Loss to Seminoles shows Canes are on their way, but not there yet

TALLAHASSEE, FL - NOVEMBER 02: The Florida State Seminoles line up against the Miami Hurricanes during a game at Doak Campbell Stadium on November 2, 2013 in Tallahassee, Florida. (Photo by Mike Ehrmann/Getty Images)

Up 23-7 in the second quarter it was rather apparent that the Canes had gotten off to the fast start they desired. True freshman Brad Kaaya had tossed two touchdown passes while Miami’s defense was playing with a fire and intensity, never before seen during the Golden regime. At that point, however, is when Hurricanes fans began to sit through an all too familiar film.

Down 13 going into the second half, the Florida State Seminoles did something to Miami that they have been doing to teams all year long; bring them back to reality. Whether it was on national television against Louisville, or on the road against NC State, the Noles have reminded teams time and time again that they are on a different level.

Led by much maligned Heisman trophy winner Jameis Winston, FSU went on a tear, putting up 20 second-half points and dominating time of possession. Defensively, the Noles made an offense that seemed lethal in the game’s first two quarters a non-factor. Through turnovers and quarterback pressure, FSU forced Miami into punting situations, and a total of 3 points in the second half. Whether it was because of fumbles and dropped touchdowns offensively, or lapses in coverage and poor tackling defensively, Miami didn’t have enough to match Florida State’s firepower.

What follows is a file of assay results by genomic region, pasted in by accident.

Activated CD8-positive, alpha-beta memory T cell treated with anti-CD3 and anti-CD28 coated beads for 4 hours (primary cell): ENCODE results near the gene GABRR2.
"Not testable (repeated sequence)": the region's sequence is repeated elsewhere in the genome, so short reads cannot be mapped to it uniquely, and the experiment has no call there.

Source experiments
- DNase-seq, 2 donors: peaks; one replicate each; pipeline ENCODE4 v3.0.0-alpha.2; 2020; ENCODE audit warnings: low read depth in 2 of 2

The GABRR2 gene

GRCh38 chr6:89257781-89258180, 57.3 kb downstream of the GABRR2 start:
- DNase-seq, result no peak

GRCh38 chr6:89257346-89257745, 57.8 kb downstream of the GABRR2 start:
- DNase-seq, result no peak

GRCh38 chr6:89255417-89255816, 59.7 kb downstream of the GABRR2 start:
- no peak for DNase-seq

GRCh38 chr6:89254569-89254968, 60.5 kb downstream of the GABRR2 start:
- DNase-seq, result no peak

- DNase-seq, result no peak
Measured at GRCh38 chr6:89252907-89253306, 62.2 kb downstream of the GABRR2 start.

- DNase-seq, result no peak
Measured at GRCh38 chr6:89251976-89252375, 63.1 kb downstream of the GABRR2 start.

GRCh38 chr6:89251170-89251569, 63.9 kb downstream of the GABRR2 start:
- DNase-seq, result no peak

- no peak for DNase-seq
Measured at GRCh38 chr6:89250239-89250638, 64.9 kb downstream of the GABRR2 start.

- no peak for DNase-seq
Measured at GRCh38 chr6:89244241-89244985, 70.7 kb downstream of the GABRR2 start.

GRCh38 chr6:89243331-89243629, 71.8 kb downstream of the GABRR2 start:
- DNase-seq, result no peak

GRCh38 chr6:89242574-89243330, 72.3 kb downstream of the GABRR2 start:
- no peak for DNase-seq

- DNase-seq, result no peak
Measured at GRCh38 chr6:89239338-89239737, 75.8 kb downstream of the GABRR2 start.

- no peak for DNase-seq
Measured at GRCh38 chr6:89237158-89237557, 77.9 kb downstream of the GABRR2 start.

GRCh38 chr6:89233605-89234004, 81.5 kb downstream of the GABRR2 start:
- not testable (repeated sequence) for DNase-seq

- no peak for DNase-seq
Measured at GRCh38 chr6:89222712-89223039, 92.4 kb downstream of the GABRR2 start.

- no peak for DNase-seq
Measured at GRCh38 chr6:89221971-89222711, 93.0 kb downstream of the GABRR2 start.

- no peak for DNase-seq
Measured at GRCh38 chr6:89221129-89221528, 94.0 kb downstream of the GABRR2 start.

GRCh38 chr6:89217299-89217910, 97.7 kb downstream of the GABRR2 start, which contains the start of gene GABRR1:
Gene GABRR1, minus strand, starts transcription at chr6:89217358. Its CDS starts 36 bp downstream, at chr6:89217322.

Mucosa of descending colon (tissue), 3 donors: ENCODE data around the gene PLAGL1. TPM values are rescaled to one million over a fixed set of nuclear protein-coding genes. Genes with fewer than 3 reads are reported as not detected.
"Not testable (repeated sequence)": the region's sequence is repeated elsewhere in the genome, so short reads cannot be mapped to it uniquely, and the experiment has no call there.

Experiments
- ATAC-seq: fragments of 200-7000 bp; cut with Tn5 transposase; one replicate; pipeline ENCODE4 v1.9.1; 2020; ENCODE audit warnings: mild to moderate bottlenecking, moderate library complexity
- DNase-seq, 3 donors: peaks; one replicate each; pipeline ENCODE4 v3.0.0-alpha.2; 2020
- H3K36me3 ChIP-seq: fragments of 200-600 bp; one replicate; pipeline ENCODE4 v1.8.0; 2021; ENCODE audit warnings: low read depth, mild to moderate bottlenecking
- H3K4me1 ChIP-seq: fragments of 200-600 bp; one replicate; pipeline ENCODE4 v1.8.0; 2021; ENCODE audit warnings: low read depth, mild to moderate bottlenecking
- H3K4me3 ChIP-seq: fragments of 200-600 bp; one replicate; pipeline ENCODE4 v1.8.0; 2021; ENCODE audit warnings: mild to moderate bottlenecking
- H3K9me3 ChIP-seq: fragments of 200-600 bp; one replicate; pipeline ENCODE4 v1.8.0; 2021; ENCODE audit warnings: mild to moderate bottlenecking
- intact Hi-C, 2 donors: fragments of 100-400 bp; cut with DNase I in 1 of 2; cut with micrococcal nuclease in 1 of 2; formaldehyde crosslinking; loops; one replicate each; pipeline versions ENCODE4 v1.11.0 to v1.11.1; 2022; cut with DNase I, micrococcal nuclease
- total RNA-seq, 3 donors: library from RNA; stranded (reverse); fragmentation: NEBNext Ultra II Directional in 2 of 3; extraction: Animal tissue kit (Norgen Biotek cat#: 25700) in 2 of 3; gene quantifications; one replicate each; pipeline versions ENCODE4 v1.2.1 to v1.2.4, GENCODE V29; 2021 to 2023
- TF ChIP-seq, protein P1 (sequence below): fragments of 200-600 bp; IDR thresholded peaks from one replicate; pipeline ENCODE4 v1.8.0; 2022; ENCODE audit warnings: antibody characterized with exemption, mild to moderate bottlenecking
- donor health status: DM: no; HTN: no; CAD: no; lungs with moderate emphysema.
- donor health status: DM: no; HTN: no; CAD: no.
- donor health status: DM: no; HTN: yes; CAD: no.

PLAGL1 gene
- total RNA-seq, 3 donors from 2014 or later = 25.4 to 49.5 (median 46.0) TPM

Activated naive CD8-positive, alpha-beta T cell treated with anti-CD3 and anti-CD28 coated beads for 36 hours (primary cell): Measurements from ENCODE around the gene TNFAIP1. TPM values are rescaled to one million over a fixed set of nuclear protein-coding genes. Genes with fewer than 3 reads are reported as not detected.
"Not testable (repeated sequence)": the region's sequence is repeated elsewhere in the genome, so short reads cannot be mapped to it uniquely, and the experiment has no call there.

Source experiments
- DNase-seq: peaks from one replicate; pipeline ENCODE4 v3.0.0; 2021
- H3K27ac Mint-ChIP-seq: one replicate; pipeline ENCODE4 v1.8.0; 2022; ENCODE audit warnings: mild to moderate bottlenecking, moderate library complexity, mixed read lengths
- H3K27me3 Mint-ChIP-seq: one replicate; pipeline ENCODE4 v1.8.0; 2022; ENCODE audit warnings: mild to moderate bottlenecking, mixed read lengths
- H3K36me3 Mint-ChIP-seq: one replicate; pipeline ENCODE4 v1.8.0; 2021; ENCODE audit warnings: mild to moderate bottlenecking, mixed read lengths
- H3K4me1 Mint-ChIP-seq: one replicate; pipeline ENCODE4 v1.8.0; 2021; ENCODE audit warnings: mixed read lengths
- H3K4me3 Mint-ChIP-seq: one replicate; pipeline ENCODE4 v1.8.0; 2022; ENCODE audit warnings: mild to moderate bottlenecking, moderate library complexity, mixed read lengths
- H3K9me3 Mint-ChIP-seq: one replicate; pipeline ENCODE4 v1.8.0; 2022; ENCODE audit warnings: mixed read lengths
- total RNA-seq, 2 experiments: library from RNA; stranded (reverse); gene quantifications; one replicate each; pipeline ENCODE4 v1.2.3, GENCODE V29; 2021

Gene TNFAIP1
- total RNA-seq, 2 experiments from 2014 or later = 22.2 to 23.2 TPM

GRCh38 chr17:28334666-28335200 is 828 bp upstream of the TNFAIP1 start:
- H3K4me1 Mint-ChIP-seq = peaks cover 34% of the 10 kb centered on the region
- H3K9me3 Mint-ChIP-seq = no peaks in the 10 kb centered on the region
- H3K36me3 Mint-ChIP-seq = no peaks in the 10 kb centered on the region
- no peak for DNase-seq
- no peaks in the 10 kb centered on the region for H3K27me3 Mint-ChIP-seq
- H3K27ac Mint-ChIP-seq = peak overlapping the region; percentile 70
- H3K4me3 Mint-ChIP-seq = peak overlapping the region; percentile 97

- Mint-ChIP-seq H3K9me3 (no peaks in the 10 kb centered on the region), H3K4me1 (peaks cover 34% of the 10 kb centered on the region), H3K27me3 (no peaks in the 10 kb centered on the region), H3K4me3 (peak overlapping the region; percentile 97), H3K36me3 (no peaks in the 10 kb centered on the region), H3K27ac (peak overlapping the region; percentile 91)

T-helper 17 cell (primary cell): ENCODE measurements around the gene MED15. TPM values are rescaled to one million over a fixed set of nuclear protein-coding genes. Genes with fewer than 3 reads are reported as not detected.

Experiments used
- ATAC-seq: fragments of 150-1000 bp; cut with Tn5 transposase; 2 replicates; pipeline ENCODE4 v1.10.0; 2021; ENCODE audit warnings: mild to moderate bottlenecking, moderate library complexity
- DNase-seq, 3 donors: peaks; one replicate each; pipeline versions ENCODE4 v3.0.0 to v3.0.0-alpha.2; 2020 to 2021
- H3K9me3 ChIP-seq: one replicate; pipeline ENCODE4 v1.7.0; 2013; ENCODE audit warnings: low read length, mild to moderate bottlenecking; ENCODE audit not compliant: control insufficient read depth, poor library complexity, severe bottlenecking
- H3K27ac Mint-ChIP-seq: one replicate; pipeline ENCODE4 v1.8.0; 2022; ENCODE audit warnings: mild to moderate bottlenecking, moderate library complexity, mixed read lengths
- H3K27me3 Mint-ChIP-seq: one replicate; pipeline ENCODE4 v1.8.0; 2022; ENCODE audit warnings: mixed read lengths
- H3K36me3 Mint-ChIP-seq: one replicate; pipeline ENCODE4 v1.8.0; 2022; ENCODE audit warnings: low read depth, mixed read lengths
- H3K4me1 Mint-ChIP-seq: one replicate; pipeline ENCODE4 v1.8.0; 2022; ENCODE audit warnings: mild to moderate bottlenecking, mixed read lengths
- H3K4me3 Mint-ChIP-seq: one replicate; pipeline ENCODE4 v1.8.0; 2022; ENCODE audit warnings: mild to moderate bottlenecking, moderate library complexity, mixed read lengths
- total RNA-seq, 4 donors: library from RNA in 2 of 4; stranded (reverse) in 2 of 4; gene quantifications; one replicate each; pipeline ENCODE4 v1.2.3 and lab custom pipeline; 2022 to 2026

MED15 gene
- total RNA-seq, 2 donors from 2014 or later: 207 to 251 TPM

Even with all of the Seminoles’ second-half offensive success and defensive dominance, it was Miami who found themselves with the fate of the game in their hands. With 3:05 remaining and possession, Brad Kaaya and the Hurricanes had a chance to redeem themselves. A chance to right all the wrongs displayed throughout the game’s final two quarters and come away with a victory. It was then, however, that an all too familiar realization became more obvious and demoralizing than ever. Miami is not what they were, they can’t finish games.

Before this showdown, there was more hype around Miami’s football program than there has been all year. Florida State’s recent troubles had instilled more hope into the Hurricane fan base than there has been in a long time. Although many writers jumped to the prediction of a Canes victory, some analysts stuck to a basic opinion that should ring in the minds of Canes’ fans everywhere; I’ll believe Miami can play a complete game from start to finish when I see it.

Yes, Miami has improved drastically since their heart breaking loss to Louisville in their opening game, but they still have a long way to go before they can beat the champions. Because for this fan base and program, hanging with the Seminoles isn’t enough. This program’s history suggests that winning is a foregone conclusion, no matter what the opponent or circumstance. The Hurricanes showed major improvement this year, but on that fateful Saturday night in Sun Life stadium, FSU taught Miami a lesson no hurricane wanted to learn; you’re not there yet.

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